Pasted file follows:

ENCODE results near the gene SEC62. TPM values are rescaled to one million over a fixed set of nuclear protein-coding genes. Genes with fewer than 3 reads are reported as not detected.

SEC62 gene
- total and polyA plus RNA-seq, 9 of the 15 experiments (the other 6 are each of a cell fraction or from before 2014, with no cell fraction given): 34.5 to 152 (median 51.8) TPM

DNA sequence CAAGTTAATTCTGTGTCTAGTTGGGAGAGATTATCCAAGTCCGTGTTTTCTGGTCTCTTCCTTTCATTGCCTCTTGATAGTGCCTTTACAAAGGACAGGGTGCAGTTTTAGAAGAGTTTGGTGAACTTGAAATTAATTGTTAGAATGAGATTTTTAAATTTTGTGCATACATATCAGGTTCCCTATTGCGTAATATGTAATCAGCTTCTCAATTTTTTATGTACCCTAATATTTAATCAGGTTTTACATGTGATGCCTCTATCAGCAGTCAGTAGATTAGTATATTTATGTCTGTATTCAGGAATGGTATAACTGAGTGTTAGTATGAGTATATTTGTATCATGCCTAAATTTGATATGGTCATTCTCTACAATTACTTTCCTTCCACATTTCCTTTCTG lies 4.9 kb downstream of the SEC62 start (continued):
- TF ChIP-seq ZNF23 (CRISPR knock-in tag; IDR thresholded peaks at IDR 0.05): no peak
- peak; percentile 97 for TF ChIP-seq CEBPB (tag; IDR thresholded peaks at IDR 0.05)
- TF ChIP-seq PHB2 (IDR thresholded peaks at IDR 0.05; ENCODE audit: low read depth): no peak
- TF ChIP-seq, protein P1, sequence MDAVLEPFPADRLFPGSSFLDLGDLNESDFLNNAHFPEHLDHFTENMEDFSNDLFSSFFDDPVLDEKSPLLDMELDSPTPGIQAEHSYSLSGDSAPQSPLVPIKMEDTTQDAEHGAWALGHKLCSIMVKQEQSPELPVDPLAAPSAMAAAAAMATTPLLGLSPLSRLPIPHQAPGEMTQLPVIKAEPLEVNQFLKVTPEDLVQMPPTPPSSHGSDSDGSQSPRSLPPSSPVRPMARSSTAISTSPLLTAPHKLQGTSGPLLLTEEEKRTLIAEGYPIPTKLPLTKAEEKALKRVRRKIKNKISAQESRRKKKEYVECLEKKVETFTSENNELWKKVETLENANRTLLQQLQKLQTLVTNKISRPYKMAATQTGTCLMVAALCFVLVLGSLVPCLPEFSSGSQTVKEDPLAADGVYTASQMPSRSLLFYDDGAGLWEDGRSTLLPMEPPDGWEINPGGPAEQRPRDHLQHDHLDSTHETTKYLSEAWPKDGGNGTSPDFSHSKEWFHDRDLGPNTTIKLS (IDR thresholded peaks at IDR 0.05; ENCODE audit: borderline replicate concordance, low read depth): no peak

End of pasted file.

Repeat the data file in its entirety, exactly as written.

ENCODE results near the gene SEC62. TPM values are rescaled to one million over a fixed set of nuclear protein-coding genes. Genes with fewer than 3 reads are reported as not detected.

SEC62 gene
- total and polyA plus RNA-seq, 9 of the 15 experiments (the other 6 are each of a cell fraction or from before 2014, with no cell fraction given): 34.5 to 152 (median 51.8) TPM

DNA sequence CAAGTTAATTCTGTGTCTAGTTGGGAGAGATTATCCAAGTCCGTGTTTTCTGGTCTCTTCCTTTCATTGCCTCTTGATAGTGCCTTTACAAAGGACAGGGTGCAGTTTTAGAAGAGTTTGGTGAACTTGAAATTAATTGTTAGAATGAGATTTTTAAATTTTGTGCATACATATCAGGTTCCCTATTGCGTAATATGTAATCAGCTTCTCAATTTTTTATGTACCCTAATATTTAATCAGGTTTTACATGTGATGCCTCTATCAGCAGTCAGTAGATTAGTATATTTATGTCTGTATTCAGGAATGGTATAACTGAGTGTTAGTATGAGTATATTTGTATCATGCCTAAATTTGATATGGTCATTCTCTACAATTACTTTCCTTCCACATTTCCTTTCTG lies 4.9 kb downstream of the SEC62 start (continued):
- TF ChIP-seq ZNF23 (CRISPR knock-in tag; IDR thresholded peaks at IDR 0.05): no peak
- peak; percentile 97 for TF ChIP-seq CEBPB (tag; IDR thresholded peaks at IDR 0.05)
- TF ChIP-seq PHB2 (IDR thresholded peaks at IDR 0.05; ENCODE audit: low read depth): no peak
- TF ChIP-seq, protein P1, sequence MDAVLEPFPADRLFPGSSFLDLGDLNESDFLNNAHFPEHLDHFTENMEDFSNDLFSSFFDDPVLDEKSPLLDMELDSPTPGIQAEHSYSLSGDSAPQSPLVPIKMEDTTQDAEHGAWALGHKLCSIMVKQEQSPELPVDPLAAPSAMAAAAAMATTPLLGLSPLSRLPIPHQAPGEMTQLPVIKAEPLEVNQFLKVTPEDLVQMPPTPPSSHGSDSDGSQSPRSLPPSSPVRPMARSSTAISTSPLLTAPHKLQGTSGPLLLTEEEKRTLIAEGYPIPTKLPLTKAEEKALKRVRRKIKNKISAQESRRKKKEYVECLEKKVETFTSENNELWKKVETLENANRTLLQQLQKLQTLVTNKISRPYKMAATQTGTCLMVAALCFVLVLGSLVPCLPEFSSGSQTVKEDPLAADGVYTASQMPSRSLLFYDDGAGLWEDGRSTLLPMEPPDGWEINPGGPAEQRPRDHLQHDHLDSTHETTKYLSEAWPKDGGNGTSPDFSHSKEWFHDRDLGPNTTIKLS (IDR thresholded peaks at IDR 0.05; ENCODE audit: borderline replicate concordance, low read depth): no peak